Mo 5/6Tu 5/7We 5/8Th 5/9Fr 5/10Sa 5/11Su 5/12
Isa. 3–4
Heb. 11
Isa. 5
Heb. 12
Isa. 6
Heb. 13
Isa. 7
James 1
Isa. 8:1–9:7
James 2
Isa. 9:8–10:4
James 3
Isa. 10:5–34
James 4


The book of James has a lot to say about the importance of God’s law in the life of a Christian. Here’s part of chapter 2:

If, however, you are fulfilling the royal law according to the Scripture, “You shall love your neighbor as yourself,” you are doing well. But if you show partiality, you are committing sin and are convicted by the law as transgressors. For whoever keeps the whole law and yet stumbles in one point, he has become guilty of all. For He who said, “Do not commit adultery,” also said, “Do not commit murder.” Now if you do not commit adultery, but do commit murder, you have become a transgressor of the law. So speak and so act as those who are to be judged by the law of liberty. For judgment will be merciless to one who has shown no mercy; mercy triumphs over judgment.

James 2:8–13

When we believe the gospel of Jesus Christ, we are freed from the guilt and condemnation of God’s law. But that doesn’t mean we’re done with God’s commandments! On the contrary, James writes to Christians to remind them to live in accordance with what he calls God’s “royal law” and “the law of liberty.”

Matthew Henry‘s comments on this passage are helpful:

Observe here,

  1. the gospel is called a law. It has all the requisites of a law: precepts with rewards and punishments annexed; it prescribes duty, as well as administers comfort; and Christ is a king to rule us as well as a prophet to teach us, and a priest to sacrifice and intercede for us. “We are under the law to Christ” [1 Cor. 9:21].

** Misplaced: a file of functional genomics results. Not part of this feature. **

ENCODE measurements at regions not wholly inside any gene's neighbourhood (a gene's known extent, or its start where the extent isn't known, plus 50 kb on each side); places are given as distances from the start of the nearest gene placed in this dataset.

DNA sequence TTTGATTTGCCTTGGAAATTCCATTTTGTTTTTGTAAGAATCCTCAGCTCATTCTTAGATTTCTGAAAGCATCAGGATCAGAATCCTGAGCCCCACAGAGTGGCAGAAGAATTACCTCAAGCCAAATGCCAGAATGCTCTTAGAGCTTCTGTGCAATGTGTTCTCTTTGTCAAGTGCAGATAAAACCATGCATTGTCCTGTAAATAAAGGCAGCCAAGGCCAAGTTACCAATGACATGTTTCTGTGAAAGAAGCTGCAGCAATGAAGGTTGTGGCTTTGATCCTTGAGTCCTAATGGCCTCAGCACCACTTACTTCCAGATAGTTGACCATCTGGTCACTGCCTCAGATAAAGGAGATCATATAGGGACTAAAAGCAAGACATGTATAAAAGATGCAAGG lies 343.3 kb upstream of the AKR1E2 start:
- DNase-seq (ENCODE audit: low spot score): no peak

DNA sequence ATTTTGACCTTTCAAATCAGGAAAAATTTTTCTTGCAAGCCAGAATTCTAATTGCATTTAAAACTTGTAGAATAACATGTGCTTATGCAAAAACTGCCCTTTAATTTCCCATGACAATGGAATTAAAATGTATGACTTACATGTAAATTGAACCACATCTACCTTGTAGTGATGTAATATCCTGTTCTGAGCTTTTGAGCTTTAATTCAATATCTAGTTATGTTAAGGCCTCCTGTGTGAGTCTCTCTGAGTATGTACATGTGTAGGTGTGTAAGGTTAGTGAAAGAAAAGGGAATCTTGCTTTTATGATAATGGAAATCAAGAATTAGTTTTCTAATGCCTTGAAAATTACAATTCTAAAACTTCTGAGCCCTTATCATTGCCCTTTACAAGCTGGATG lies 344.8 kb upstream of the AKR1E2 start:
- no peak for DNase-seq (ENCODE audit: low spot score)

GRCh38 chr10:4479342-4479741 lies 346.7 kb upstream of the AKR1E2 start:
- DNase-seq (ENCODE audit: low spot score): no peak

2. It is a “law of liberty,” and one that we have no reason to complain of as a yoke or burden; for the service of God, according to the gospel, is perfect freedom; it sets us at liberty from all slavish regards, either to the persons or the things of this world.
  3. We must all be judged by this law of liberty. Men’s eternal condition will be determined according to the gospel; this is the book that will be opened, when we shall stand before the judgment-seat; there will be no relief to those whom the gospel condemns, nor will any accusation lie against those whom the gospel justifies.
  4. It concerns us therefore so to speak and act now as become those who must shortly be judged by this law of liberty; that is, that we come up to gospel terms, that we make conscience of gospel duties, that we be of a gospel temper, and that our conversation be a gospel conversation, because by this rule we must be judged.
  5. The consideration of our being judged by the gospel should engage us more especially to be merciful in our regards to the poor: “For he shall have judgment without mercy that hath shown no mercy; and mercy rejoiceth against judgment.”


But one who looks intently at the perfect law, the law of liberty, and abides by it, not having become a forgetful hearer but an effectual doer, this man will be blessed in what he does.
—James 1:25


  • Adoration – Praise God for His good and perfect commandments.
  • Confession – Confess ways you have not been merciful to the poor, the weak, the lonely, the hungry, or the oppressed.
  • Thanksgiving – Thank God for giving us commands that tell us how to live a blessed life.
  • Supplication – Ask for the Holy Spirit’s help to obey God’s commandments with joy.

Click HERE to ask the pastors a question about anything in your Bible reading.

This post by Alex McNeilly

Unless otherwise indicated, all Scripture quotations are from the New American Standard Bible®, Copyright © 1960, 1971, 1977, 1995 by The Lockman Foundation. All rights reserved.

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